. . . But since we were just testing the cards for story-potential and not playing an actual game, it seemed to work out well enough, and pretty soon we were all, like, a gaggle of giant fungal glow-in-the-dark monster crabs running around ravaged urban landscapes bringing down mobsters. You know. Like you do.

And sometime in all the chaos, Tim may have mentioned something about a new Kickstarter project.

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In 500 Words or Less: Gods, Monsters and the Lucky Peach by Kelly Robson

Friday, April 20th, 2018 | Posted by Brandon Crilly

Gods Monsters and the Lucky Peach-smallGods, Monsters and the Lucky Peach
By Kelly Robson
Tor (240 pages, $14.99 paperback, $3.99 eBook, March 2018)
Cover by Jon Foster

The other night I was looking out my window at the light snowstorm cascading onto Ottawa, after dealing with freezing rain and power outages, and trying very hard not to wonder what the world is going to look like in fifty years. I mean, we all ponder it sometimes, right? Maybe half the planet is underwater. Maybe we’ve developed solid, widespread renewables. Maybe we’re making plans to go somewhere else. Maybe we’ve moved everyone into skyscrapers like Kim Stanley Robinson suggests, to let nature rebuild?

Writers like to focus on what the near-future might look like a lot, which means it’s tough to come up with a unique take on it – and that makes Kelly Robson’s Gods, Monsters and the Lucky Peach so impressive. (How’s that for a segue?!) In her novella, humanity isn’t just rebuilding from past ecological disasters – we’ve also figured out time travel, which makes long-term restoration projects suddenly less interesting. The corporate stranglehold in both arenas is just one piece of a world that feels like it could be decades ahead of us, instead of centuries. Between vivid, realistic technology like “fakes” for handling instant messaging and designer prosthetics, and slang nicknames like “hells” for underground habitats and “fat babies” for children born in creches, Robson gives us something instantly relatable but also fresh. (All of that sounds very review-y in its lingo, but it’s 100% true!)

On top of that, Robson gives us an octogenarian protagonist, Minh, who struggles with anything that isn’t done “her way” and is balanced with a youthful counterpart who’s just as stubborn and determined to succeed. There’s no preachiness about age in either direction, though; instead, the story hinges on Minh realizing things about herself and working with a team, as they face the very real dangers of 2024 BCE. That overlap between past and future is where the truly excellent tension-building presents itself, as the story jumps between Minh and her team preparing for their journey and the perspective of a Mesopotamian king, Shulgi, whose people are troubled by new stars and bizarre monsters. Knowing that the latter is obviously a bunch of time travelers and that things are going to horribly wrong is only half the fun; the rest is when the two timelines sink up, and you realize exactly where Minh and her team fit into Shulgi’s story.

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Birthday Reviews: Peter S. Beagle’s “King Pelles the Sure”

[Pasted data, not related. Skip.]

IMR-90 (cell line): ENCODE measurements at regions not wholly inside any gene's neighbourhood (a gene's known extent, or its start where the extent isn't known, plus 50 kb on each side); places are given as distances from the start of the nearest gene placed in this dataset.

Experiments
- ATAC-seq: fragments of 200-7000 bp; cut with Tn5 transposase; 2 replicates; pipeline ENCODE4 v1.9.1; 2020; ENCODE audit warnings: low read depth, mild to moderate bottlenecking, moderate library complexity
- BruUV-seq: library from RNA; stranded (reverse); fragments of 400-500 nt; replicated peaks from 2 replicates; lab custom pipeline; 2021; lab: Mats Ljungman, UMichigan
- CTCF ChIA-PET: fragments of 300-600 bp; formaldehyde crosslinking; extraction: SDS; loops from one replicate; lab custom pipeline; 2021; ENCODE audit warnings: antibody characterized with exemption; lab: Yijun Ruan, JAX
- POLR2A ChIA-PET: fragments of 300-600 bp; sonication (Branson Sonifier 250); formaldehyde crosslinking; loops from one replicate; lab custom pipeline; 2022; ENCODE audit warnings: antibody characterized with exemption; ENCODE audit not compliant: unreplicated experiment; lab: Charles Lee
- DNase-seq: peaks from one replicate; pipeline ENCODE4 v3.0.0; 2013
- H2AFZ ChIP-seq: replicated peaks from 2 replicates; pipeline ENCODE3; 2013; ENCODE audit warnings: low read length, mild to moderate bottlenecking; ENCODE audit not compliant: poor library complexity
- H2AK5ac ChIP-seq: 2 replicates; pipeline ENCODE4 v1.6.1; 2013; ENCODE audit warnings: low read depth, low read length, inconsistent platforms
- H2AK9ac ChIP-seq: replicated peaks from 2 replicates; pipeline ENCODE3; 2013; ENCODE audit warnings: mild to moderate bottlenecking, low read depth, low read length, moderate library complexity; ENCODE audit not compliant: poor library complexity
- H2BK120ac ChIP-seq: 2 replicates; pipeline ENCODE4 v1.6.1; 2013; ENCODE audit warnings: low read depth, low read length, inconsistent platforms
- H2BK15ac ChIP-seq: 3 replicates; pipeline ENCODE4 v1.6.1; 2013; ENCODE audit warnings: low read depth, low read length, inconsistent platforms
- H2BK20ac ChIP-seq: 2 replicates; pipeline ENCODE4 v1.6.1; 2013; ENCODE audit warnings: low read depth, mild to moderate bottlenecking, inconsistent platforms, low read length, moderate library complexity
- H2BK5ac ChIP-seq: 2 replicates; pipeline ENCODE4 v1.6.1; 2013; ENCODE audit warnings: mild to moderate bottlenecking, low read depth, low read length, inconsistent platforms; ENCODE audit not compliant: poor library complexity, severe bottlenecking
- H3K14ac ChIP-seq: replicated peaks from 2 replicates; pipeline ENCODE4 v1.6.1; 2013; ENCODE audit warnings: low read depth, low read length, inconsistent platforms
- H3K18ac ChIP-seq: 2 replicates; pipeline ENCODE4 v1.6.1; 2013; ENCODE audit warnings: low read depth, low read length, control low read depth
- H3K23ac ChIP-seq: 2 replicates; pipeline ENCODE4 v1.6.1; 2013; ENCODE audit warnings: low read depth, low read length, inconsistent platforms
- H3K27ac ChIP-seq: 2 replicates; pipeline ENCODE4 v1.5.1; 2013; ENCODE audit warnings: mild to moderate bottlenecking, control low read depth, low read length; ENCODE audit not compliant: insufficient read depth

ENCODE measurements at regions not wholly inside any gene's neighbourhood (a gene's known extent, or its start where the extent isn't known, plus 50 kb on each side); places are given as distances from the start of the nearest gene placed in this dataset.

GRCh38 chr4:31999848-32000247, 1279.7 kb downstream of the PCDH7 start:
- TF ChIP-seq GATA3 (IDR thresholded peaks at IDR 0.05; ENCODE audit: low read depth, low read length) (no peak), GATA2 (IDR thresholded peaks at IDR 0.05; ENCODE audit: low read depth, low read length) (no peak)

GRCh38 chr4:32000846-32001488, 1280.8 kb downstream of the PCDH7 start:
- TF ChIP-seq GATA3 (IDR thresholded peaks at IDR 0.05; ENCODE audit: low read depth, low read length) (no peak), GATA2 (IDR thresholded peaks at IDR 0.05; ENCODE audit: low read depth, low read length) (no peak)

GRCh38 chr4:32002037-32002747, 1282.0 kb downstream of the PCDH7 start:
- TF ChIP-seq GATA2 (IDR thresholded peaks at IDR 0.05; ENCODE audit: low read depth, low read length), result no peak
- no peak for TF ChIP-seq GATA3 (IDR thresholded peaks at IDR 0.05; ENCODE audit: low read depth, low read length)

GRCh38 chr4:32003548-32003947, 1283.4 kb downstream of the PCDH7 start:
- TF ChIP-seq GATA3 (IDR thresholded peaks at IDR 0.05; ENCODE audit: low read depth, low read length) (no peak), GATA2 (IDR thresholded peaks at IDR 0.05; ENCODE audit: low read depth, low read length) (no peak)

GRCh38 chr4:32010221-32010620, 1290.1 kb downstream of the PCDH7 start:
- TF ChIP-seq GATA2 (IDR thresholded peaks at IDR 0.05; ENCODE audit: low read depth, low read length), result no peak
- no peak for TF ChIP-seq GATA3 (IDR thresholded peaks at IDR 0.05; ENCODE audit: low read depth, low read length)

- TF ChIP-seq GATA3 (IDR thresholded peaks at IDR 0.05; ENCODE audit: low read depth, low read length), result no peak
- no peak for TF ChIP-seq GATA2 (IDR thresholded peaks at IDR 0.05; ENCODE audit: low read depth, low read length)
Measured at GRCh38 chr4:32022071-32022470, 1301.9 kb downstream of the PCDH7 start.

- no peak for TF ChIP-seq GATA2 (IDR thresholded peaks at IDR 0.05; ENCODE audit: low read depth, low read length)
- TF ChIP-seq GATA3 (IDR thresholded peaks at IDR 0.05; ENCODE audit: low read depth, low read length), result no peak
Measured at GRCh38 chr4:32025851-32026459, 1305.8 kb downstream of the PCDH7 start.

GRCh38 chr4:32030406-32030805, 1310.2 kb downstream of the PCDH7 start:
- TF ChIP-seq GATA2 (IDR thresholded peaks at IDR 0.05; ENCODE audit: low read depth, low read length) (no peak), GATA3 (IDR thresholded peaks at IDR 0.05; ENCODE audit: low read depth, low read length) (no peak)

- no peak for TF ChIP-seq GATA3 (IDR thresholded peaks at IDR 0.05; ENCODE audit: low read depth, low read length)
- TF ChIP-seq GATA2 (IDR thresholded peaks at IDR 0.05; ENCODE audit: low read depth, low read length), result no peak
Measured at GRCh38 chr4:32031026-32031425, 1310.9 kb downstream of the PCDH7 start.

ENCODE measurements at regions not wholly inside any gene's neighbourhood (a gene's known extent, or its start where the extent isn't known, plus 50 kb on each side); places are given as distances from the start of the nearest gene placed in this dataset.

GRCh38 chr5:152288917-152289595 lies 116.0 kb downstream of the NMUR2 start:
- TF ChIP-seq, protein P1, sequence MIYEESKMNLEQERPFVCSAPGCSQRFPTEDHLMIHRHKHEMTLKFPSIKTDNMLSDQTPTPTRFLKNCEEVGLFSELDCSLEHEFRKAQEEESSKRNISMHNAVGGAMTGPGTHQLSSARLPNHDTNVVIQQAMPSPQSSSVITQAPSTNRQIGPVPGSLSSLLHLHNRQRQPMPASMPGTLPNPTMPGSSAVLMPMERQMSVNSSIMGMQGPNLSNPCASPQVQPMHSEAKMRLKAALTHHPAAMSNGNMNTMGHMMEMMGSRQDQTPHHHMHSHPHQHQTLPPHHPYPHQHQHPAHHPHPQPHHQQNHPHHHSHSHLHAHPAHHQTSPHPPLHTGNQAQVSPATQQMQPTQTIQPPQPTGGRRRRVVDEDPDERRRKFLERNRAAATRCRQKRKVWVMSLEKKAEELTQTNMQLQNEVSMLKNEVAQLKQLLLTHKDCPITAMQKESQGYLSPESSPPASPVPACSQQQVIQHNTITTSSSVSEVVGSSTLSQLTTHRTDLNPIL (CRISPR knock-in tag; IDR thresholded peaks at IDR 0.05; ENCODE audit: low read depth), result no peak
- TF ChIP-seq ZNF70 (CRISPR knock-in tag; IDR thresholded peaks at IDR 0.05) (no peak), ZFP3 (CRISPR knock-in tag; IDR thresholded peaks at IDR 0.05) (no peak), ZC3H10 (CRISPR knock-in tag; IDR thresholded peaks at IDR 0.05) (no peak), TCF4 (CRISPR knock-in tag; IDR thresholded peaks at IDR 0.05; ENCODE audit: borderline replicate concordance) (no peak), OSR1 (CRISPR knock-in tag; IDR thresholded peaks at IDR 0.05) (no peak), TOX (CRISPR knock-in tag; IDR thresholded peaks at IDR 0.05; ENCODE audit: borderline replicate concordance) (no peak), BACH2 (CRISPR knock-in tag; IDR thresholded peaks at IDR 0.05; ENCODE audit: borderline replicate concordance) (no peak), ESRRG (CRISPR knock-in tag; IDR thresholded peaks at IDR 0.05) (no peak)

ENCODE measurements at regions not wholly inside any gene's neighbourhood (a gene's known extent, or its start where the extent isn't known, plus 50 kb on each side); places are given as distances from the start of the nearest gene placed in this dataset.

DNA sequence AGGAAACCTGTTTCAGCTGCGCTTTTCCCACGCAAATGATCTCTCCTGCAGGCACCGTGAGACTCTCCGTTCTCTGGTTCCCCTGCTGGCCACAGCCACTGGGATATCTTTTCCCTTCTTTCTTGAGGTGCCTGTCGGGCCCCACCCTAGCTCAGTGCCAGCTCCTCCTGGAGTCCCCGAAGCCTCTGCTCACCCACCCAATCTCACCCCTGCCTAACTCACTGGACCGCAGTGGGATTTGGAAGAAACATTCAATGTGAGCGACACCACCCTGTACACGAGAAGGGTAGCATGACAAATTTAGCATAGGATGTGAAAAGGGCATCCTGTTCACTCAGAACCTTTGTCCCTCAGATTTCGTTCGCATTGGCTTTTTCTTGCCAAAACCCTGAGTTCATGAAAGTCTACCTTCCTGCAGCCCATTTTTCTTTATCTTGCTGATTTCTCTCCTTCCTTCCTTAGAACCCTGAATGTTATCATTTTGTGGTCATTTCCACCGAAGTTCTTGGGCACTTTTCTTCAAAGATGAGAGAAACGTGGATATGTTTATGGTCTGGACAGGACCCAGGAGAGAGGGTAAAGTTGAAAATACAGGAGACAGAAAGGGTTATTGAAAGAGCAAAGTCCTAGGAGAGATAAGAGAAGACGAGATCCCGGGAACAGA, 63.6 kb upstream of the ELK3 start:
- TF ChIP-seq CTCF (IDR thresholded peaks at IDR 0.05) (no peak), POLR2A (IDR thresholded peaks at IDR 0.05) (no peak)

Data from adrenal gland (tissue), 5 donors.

Friday, April 20th, 2018 | Posted by Steven H Silver

Cover by Lisa Snelling

Cover by Lisa Snelling

Peter S. Beagle was born on April 20, 1939.

Beagle received the Nebula Award and Hugo Award for his novelette “Two Hearts,” set in the same world as his classic novel The Last Unicorn. He received the Mythopoeic Award in 1987 for his novel The Folk of the Air and in 2000 for the novel Tamsin.  His collection The Rhinoceros Who Quoted Nietzsche and Other Odd Acquaintances received the Grand Priz de l’Imaginaire and his story “El Regalo” received the WSFA Small Press Award. He has been nominated for the World Fantasy Award seven times, and in 2011 received their Lifetime Achievement Award. In about a month, Beagle will be inducted as a SFWA Grand Master at the 2018 SFWA Nebula Conference in Pittsburgh, PA.

“King Pellas the Sure” was first published in the chapbook Strange Roads, which contained three original stories by Beagle. David G. Hartwell and Kathryn Cramer included the story in Year’s Best Fantasy 9 and Rich Horton included it in The Year’s Best Science Fiction and Fantasy, 2009 Edition. Beagle has included the story in two of his own collections, We Never Talk About My Brother and Mirror Kingdoms: The Best of Peter S. Beagle.

“King Pelles the Sure,” focuses on the monarch of an infinitesimal kingdom who yearns for the glory that he sees warrior kings attaining. Despite the protestations of his Grand Vizier, who has already seen what war really does, as opposed to the glorification of war that is the stuff of bards and legend, King Pelles insists that they arrange to be invaded by one of their neighbors.

In this strangely manufactured war, Beagle’s story recalls the 1955 Leonard Wibberley novel The Mouse That Roared, although Beagle’s story is much less satirical than Wibberly’s. After the war begins, King Pelles finds that no matter what his intentions, once the dogs of war have been loosed, they can not be effectively reined in. The tale could have been a trite fairy tale, but the manner in which Beagle teaches Pelles a variety of lessons makes it a memorable fable.

Reviewed in its original publication in the collection Strange Roads, by Peter S. Beagle, DreamHaven, 2008.

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Goth Chick News: If You Sniffed Dracula, Would You Be Coughin’…? Or, Our Trip to the Chicago Comic and Entertainment Expo

Thursday, April 19th, 2018 | Posted by Sue Granquist

C2E2 2018 cosplay 2

For the last eight Aprils, Chicago has played host to one of the most heavily-attended comic conventions in the US, not to mention the largest and most prestigious cosplay competition in the world. The final numbers for the 2018 Chicago Comic and Entertainment Expo (C2E2 for you cool kids) have not yet been reported, but estimates have the attendance approaching the 100,000 mark, meaning that is indeed quite a lot of spandex all in one place.

And boy, do we love cosplayers.

I mean, press credentials aside, I would probably have payed the organizers, ReedPOP, for the privilege of hanging around McCormick center and people watching all day. Instead, Black Gate photog Chris Z and I got to do it for free (aside from the fireball shots John O still won’t let us expense).